Sherlock Holmes and the Secret Weapon (1943)

It is perhaps tempting to believe that the idea of putting Sherlock Holmes in a contemporary setting is a recent idea. Not so. That gimmick has been used at least since the 1940s, when the American producers of new Sherlock Holmes films deicded to enlist Holmes and Watson for the ongoing war effort. In Sherlock Holmes and the Secret Weapon, as well as several other films from the war years, they help fight Nazi spies in England. This in spite of the film being based on an original Arthur Conan Doyle story.

Basil Rathbone as Sherlock Holmes, Nigel Bruce as Doctor Watson and Dennis Hoey as Inspector Lestrade in Sherlock Holmes and the Secret Weapon (1945)

The film begins in Switzerland, where an inventor has constructed a new revolutionary bomb sight. He wants to offer it to the English government, but the Nazis are wise to his intentions, and so the chase begins. The rest of the film depicts the efforts by both sides to gain control of the inventor and his plans. Professor Moriarty naturally turns out to be the leader of the Nazi spies, and the thing turns into a battle of wits between the two master minds.

Sherlock Holmes and the Secret Weapon was Basil Rathbone‘s fourth Sherlock Holmes film, but only his second by Universal Studios (the first two were made by 20th Century Fox), and the oldest of his Sherlock films available at the Internet Archive.

Fans tend to be divided regarding Nigel Bruce as Doctor Watson. Many see him as the classic Watson, but others, myself included, think he is way too thick-headed, contributing very little beyond cheap comic relief. Still, it must be admitted that Nigel Bruce was a competent actor, and he did the best he could under the circumstances.

This film is best enjoyed because of Basil Rathbone’s usual excellent performance. His Sherlock is possibly the coolest and most laid-back. As much as I enjoy Jeremy Brett or Benedict Cumberbatch, Holmes on screen does not get more classic than this. As an added bonus, Lionel Atwill does a very sinister Professor Moriarty.

Basil Rathbone as Sherlock Holmes and Lionel Atwill as Professor Moriarty in Sherlock Holmes and the Secret Weapon (1943)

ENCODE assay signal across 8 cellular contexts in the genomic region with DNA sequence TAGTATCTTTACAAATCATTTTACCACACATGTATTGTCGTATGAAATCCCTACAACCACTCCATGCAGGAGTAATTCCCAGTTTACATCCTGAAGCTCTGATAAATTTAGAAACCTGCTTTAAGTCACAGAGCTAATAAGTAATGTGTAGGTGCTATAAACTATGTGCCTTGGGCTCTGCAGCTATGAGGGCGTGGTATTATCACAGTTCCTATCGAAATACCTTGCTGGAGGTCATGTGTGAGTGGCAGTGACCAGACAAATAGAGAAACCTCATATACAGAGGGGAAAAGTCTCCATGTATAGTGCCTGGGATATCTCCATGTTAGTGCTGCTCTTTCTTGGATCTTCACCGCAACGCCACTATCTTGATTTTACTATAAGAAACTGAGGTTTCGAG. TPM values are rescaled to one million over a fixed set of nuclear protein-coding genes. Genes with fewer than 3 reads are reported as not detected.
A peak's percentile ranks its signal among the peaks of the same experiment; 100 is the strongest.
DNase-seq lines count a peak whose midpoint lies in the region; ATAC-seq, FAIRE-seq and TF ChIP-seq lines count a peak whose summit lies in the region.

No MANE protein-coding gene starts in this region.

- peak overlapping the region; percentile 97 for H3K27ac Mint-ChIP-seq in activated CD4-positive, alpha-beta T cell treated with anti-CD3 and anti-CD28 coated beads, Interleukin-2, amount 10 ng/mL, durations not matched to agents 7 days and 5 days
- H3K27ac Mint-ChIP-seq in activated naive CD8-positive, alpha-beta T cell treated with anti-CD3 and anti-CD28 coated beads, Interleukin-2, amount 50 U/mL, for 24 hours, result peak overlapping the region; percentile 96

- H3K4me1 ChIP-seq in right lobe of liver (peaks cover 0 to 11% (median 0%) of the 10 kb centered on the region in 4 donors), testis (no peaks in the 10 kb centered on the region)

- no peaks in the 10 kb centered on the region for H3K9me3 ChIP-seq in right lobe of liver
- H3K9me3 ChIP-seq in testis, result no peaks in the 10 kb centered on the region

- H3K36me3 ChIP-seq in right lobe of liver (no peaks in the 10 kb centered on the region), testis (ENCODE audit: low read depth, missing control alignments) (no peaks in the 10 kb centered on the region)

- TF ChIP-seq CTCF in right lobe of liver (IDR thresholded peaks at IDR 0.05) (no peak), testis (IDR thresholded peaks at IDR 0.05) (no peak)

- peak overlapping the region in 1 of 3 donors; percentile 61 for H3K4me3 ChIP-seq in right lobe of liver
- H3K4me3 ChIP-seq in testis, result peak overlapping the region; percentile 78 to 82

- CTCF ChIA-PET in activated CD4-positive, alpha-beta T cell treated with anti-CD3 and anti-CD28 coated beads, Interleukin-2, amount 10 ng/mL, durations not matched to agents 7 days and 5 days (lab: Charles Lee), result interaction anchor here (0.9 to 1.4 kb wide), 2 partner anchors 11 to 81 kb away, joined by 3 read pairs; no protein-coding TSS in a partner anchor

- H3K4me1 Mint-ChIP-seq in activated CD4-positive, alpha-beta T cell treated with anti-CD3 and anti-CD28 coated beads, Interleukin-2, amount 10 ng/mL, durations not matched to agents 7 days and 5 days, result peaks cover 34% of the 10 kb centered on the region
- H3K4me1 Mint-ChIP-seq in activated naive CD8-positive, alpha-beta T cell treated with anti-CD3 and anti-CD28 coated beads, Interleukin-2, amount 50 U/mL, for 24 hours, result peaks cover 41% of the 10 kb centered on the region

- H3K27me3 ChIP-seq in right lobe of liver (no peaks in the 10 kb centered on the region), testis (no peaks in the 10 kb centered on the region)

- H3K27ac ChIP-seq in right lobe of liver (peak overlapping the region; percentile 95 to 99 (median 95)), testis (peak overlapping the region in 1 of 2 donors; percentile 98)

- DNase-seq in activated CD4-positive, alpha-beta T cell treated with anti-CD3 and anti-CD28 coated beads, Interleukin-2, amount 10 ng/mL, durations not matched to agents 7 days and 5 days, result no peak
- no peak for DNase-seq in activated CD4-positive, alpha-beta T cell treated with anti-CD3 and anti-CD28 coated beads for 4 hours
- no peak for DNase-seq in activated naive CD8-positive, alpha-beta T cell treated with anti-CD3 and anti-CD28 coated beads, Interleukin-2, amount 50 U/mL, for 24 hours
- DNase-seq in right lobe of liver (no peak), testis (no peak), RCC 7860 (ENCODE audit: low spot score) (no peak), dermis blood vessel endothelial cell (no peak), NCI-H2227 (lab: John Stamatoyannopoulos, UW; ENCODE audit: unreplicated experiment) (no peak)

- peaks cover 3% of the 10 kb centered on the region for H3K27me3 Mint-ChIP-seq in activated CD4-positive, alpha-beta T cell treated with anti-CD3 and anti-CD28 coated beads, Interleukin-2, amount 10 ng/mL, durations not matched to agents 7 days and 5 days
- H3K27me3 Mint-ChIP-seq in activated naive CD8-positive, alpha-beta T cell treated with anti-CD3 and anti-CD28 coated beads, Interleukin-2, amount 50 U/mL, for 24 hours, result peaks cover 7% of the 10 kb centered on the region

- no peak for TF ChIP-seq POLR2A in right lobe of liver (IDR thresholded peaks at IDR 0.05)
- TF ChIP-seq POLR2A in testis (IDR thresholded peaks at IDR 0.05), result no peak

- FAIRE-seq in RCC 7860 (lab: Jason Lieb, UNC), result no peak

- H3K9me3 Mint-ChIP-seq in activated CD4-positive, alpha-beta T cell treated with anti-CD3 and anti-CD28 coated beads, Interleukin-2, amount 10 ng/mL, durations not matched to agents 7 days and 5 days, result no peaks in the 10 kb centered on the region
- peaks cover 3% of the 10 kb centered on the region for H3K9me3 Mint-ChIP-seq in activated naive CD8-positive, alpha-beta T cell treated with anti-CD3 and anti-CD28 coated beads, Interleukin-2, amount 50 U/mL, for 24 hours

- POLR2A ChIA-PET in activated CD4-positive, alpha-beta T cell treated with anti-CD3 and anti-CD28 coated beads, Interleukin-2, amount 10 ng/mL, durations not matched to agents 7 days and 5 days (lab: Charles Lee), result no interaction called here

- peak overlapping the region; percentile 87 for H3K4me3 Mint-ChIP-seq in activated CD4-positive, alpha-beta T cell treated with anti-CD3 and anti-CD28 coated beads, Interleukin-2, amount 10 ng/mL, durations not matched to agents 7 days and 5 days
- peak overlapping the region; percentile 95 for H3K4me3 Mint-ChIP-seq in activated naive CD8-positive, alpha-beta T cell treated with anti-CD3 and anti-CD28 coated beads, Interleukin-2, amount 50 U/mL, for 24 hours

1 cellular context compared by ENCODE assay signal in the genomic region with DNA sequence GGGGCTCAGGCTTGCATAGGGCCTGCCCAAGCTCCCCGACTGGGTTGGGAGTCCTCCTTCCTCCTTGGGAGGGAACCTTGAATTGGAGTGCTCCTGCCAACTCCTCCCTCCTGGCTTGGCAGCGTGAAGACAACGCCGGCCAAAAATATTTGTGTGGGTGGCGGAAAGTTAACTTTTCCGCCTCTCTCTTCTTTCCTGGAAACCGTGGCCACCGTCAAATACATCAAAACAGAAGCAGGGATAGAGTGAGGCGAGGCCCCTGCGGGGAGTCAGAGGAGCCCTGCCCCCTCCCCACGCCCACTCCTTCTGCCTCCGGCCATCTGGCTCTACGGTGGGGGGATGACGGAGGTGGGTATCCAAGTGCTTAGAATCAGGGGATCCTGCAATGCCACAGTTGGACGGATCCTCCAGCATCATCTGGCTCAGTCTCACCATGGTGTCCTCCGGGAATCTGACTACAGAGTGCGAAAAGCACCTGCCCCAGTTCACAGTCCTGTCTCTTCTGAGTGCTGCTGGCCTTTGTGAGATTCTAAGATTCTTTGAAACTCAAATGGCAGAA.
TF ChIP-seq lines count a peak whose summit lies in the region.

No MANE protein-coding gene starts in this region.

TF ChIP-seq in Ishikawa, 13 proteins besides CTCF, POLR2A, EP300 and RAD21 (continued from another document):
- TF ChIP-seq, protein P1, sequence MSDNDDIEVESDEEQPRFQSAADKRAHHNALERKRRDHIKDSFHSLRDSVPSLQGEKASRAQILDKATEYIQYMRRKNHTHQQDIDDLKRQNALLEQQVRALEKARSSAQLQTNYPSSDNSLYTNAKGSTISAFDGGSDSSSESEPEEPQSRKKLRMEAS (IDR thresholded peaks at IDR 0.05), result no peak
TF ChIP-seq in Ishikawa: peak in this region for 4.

Sherlock Holmes and the Secret Weapon
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Year: 1943
Running time: 1 h 8 min
Director: Roy William Neill
Stars: Basil Rathbone, Nigel Bruce
Image quality: Good
Resolution: Medium (656×496)
Sound quality: Good
Best file format: MPEG2 (1.2 G)

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The Lady Vanishes (1938)

It may perhaps seem like constructed languages, such as Star Trek’s Klingon or John Carter’s Barsoomian, have only started to appear in movies and on TV during the past few decades. Sure, a language like Na’vi in Avatar (2009) that was created directly for the movie – with the complexity of a natural language and a large base of fan speakers – that kind of thing has not been seen before Klingon. But Esperanto, originally constructed as a tool for peaceful communication across borders, was used at least as early as the classic silent film Der letzte Mann (1924), and the earliest attempt to create a dedicated language for a movie may have been the subject of this week’s post, namely Hitchcock’s The Lady Vanishes.

Naunton Wayne, Basil Radford and Dame May Whitty in Alfred Hitchcock's The Lady Vanishes (1938)

The language in question is spoken in the fictional European country which through different sources is variously known as Mandrika, Bandrieke, Vandreka, etc. The film begins at a hotel in a small town where the only train out is delayed by snow.

The language can be heard in many brief dialogues throughout the movie, though without the original script, it is impossible to analyze whether it is actually a complete language with coherent grammar and vocabulary, or just so many nonsense syllables. One of the few sentences which is both easy to make out and easily translated is spoken as “Reinefetado eŇ° fenito.” (We are out of food.) This would seem to vaguely suggest a Romance language, though some sources claim it is a mashup of many different European languages.

Constructed language can serve several different purposes on the silver screen. Often, it is used to provide credibility to a fantasy culture, such as the elves in The Lord of the Rings (2001) or the vampires in Blade (1998). But in The Lady Vanishes, this is not the main reason. Hitchcock could have just as well used an existing language, and an existing country.